Thank you! I think that having color coding can help, but you also need the wording that something is rare or unique. (A spell from the Jistkan empire could be rare, or unique if it is introduced in an adventure. However, having an uncommon spell in red without using some letter or phrase to indicate that it is rare can confuse new players. )

I like the symbols, but I think that there are some reasons to include a letter in them. A for Action, R for Reaction, F for Free. (Change the F to an L for the French, Portuguese and Spanish translations.) This would help new players associate these symbols with the action type. (For a moment, I wondered what Star Trek symbols the icons for actions reminded me of as I read.)

Also, Erik, I think that it might be wise to have a thread on things that are being changed. There is a lot of skepticism that anything significant can change. Perhaps addressing this in a thread could help.

Paizo Employee Chief Creative Officer, Publisher

I think that's a good idea, but one that is best crowd-sourced. We're all at Gen Con! :)

Liberty's Edge

Erik Mona wrote:

I think that's a good idea, but one that is best crowd-sourced. We're all at Gen Con! :)

And O, how I wish I was there as well. Also, one good way to see if something as basic as the formatting makes sense is to have someone completely unfamiliar with the rules to look at it. Essentially, get someone who can best model someone who is picking up the book for the first time and perhaps has never played an RPG and see if they can get an idea of what colors and icons mean.


My only problem with this is that the red/orange are too similar, Another color should be chosen for one of them, perhaps green or golden?


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The MMO Dark Age of Camelot dealt with the issue of color by supplementing colors with “+” and “-“ symbols. For example, if something was one level above you, it’s name would be in orange but would also have a “+” next to it. Two levels above you was red with a “++” and three or more was purple “+++”. Similarly, creatures lower level than you progressed from blue “-“ to green “- -“ and finally to grey “- - -“.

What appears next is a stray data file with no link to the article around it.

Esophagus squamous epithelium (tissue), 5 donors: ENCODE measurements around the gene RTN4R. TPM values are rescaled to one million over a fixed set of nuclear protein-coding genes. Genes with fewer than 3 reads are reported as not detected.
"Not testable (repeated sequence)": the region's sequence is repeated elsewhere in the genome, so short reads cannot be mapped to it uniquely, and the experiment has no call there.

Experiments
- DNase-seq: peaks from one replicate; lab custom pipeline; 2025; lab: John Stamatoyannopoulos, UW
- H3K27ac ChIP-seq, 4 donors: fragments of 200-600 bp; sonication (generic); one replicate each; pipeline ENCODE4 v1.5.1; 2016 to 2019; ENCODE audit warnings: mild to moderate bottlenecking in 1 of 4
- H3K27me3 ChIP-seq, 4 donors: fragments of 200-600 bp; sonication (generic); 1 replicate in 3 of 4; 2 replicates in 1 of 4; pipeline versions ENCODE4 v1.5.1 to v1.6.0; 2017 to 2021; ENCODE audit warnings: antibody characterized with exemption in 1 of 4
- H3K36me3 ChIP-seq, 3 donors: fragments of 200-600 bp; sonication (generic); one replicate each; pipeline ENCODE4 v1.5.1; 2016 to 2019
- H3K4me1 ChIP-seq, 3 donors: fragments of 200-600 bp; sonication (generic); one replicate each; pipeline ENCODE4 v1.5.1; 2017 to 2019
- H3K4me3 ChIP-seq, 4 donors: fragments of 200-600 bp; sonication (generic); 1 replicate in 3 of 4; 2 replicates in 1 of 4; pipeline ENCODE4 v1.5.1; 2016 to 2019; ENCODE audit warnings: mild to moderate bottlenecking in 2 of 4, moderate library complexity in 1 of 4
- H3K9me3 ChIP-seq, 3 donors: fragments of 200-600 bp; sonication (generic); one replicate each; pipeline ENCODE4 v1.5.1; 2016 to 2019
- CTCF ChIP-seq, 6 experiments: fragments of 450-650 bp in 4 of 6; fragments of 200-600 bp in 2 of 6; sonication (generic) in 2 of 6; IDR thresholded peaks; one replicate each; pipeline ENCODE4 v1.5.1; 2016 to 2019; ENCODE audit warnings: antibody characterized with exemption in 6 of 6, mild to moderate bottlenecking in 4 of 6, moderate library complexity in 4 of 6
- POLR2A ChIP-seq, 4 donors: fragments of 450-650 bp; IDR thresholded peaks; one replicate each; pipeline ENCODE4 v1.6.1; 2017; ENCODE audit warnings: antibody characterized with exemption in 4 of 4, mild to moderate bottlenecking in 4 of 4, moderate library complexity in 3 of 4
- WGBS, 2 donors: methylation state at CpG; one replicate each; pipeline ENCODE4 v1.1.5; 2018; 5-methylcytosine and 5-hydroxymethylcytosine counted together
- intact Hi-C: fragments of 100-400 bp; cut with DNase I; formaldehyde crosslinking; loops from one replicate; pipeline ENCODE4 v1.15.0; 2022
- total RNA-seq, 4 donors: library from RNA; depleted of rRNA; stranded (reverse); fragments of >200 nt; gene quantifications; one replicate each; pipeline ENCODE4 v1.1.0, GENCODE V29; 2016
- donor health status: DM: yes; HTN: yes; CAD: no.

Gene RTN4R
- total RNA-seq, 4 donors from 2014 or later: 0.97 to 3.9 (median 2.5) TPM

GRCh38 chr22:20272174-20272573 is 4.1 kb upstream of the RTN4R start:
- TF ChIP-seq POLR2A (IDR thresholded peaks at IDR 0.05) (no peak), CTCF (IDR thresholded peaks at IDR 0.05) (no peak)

Using a symbol of your choice that can be interpreted by text parsers and easily recognized by the color blind seems the best choice.


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ArchAnjel wrote:

The MMO Dark Age of Camelot dealt with the issue of color by supplementing colors with “+” and “-“ symbols. For example, if something was one level above you, it’s name would be in orange but would also have a “+” next to it. Two levels above you was red with a “++” and three or more was purple “+++”. Similarly, creatures lower level than you progressed from blue “-“ to green “- -“ and finally to grey “- - -“.

Using a symbol of your choice that can be interpreted by text parsers and easily recognized by the color blind seems the best choice.

Perhaps we could include the rarity word to address the accessibility concern? I don't see much need for symbols when we have "Rare and Legendary"


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Pathfinder Maps, Pathfinder Accessories, Starfinder Society Subscriber; Pathfinder Roleplaying Game Superscriber

Staff said

Vic Wertz wrote:
Nothing will rely exclusively on the presence of color-coding in the actual second edition. (That was one of the very first changes we committed to making, pretty much right as we were sending it to the printer.)

Staff said

Vic Wertz wrote:
Terminalmancer wrote: